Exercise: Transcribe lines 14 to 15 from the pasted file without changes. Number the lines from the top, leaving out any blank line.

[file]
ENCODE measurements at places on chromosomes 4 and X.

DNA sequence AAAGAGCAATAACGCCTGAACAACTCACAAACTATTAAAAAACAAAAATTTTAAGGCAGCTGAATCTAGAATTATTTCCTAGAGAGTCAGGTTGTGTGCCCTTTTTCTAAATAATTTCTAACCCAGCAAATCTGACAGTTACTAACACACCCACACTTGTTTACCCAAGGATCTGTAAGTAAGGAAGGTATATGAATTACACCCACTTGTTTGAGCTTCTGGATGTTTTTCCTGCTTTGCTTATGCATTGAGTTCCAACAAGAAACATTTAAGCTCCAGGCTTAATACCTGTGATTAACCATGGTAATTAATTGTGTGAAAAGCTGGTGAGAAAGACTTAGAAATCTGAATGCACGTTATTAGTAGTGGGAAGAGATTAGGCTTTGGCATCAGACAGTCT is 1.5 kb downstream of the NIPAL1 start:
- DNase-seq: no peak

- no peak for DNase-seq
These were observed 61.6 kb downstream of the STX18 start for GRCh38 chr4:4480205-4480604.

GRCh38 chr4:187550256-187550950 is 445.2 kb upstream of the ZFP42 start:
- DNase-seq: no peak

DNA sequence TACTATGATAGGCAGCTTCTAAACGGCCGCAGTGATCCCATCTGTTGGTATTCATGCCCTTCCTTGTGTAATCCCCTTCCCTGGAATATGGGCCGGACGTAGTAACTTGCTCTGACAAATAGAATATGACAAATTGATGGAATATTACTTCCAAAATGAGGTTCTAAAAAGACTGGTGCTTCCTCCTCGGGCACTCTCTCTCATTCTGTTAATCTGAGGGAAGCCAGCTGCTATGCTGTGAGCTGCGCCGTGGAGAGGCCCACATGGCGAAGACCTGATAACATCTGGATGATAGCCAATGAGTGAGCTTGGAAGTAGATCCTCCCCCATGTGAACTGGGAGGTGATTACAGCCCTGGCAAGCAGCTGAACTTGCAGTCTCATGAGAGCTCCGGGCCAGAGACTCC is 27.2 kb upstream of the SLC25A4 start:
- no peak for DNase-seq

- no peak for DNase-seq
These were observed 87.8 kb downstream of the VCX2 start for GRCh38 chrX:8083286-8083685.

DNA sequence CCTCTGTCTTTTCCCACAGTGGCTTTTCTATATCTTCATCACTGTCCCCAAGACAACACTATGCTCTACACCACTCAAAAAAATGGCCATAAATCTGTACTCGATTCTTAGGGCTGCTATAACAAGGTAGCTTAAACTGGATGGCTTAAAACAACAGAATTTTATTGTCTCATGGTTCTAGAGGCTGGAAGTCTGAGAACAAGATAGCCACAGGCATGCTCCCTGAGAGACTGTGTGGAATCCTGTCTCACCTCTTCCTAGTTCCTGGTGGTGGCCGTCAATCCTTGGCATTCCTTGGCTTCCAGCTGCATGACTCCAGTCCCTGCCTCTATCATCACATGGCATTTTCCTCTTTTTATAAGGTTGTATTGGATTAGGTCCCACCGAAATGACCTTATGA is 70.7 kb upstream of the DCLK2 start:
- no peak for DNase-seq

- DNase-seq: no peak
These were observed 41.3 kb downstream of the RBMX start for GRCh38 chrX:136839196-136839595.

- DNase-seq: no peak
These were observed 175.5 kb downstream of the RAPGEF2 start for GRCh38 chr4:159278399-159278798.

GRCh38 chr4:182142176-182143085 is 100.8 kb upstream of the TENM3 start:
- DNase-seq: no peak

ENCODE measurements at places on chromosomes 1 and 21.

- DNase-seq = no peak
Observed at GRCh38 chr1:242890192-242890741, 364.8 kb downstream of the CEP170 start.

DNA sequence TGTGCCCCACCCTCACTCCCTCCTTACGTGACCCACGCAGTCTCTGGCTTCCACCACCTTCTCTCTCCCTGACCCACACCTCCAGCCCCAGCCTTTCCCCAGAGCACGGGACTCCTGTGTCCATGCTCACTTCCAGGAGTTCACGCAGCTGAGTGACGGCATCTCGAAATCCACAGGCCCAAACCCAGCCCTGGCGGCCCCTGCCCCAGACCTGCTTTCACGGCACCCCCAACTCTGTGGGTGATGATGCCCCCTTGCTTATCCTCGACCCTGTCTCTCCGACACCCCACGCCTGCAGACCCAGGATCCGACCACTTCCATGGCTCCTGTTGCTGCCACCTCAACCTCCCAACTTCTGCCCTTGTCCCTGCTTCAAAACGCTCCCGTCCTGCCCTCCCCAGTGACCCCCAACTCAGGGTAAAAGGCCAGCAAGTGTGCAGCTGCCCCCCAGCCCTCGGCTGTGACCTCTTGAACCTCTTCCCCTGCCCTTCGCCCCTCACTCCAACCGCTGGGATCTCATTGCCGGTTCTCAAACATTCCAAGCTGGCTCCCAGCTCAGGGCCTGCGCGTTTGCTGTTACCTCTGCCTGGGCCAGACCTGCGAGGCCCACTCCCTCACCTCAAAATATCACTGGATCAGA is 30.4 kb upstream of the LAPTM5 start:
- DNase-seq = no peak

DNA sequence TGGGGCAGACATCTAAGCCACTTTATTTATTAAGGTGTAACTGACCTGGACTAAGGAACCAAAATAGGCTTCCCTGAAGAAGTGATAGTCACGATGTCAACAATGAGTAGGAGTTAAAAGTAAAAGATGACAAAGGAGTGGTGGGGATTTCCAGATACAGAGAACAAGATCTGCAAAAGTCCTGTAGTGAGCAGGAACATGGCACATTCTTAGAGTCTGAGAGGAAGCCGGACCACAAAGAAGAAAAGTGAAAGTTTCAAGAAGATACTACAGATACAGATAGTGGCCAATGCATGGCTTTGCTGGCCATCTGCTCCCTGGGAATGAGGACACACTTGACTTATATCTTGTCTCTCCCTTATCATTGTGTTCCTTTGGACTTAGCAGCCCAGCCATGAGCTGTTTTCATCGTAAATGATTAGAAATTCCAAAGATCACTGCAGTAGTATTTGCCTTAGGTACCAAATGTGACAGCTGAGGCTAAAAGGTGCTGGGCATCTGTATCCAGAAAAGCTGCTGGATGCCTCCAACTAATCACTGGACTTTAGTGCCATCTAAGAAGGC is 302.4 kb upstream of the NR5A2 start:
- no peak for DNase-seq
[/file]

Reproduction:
- DNase-seq: no peak
These were observed 41.3 kb downstream of the RBMX start for GRCh38 chrX:136839196-136839595.